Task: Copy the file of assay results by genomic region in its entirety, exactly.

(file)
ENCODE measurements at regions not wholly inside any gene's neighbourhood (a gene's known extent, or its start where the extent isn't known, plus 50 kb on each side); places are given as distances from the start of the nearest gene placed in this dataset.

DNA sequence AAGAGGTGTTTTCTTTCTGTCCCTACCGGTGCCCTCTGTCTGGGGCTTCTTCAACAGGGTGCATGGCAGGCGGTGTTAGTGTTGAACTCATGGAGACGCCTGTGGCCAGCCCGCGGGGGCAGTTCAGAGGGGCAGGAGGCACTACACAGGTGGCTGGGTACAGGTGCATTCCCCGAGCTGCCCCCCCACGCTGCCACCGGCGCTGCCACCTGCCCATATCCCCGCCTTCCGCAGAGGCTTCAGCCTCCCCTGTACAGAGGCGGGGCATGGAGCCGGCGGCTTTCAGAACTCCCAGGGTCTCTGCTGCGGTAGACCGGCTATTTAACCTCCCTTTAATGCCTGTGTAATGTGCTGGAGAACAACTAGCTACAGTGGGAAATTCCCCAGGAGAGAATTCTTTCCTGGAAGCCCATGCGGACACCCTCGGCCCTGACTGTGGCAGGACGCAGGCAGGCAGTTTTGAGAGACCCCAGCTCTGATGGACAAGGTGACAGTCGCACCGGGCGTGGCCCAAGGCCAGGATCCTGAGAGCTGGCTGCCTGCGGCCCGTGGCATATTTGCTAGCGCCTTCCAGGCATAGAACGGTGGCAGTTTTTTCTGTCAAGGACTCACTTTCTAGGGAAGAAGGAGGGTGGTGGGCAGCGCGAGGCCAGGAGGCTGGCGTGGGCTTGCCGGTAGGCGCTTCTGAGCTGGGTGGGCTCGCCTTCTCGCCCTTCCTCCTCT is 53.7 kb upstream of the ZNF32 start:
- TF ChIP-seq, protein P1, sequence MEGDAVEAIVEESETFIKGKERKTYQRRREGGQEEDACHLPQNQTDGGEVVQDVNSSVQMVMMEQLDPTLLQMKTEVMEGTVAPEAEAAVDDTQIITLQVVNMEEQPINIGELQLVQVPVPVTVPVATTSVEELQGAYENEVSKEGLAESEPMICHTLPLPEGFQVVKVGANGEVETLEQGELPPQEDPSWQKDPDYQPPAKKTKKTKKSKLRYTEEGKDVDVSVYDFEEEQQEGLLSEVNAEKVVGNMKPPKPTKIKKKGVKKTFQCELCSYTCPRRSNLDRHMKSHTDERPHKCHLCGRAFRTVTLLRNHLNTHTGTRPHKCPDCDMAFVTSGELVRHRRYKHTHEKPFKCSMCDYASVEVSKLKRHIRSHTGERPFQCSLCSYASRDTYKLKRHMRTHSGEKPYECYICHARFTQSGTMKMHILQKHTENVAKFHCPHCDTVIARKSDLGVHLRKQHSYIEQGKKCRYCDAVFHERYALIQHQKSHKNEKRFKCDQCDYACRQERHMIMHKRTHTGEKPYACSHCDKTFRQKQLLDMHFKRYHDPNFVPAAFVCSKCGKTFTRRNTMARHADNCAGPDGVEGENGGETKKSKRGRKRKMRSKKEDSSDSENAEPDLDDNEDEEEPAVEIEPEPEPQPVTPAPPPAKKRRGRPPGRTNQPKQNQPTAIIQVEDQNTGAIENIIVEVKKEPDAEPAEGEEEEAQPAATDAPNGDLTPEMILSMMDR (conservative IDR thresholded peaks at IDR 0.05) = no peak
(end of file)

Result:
ENCODE measurements at regions not wholly inside any gene's neighbourhood (a gene's known extent, or its start where the extent isn't known, plus 50 kb on each side); places are given as distances from the start of the nearest gene placed in this dataset.

DNA sequence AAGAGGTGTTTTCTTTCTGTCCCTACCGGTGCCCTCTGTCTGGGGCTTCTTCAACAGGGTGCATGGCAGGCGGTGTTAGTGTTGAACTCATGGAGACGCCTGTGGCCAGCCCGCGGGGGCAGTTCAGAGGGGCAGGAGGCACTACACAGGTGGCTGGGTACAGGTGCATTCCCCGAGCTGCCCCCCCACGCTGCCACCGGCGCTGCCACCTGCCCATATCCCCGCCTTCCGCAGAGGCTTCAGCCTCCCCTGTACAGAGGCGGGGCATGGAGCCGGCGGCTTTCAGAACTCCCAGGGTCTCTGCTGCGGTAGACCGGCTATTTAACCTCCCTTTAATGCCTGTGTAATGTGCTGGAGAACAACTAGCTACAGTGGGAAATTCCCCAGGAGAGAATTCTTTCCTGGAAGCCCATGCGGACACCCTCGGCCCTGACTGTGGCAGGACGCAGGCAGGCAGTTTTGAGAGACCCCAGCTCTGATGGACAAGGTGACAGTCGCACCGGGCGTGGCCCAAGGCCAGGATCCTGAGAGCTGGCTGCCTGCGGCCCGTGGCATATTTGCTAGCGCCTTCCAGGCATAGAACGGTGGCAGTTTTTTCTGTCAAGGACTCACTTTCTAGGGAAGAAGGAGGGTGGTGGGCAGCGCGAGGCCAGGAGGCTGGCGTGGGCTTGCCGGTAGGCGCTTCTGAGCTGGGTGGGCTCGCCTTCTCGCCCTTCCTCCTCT is 53.7 kb upstream of the ZNF32 start:
- TF ChIP-seq, protein P1, sequence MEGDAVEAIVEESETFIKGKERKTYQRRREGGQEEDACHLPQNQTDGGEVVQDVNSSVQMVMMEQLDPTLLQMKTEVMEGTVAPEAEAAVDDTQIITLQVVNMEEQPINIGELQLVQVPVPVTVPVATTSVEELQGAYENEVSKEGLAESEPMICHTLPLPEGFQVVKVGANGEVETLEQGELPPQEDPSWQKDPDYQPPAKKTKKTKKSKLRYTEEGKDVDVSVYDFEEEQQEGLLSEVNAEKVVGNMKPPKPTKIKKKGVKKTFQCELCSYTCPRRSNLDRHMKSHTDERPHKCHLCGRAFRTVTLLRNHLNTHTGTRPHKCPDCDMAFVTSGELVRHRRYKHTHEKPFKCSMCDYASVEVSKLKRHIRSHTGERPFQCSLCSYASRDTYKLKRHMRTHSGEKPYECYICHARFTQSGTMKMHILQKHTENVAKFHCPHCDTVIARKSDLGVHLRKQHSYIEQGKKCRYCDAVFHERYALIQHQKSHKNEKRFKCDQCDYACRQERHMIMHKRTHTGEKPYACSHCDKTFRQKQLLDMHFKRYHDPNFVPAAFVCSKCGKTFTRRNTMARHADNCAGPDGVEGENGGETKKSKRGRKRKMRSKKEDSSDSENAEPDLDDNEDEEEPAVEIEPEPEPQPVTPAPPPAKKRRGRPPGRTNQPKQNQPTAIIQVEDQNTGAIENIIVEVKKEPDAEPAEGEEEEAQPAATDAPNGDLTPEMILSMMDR (conservative IDR thresholded peaks at IDR 0.05) = no peak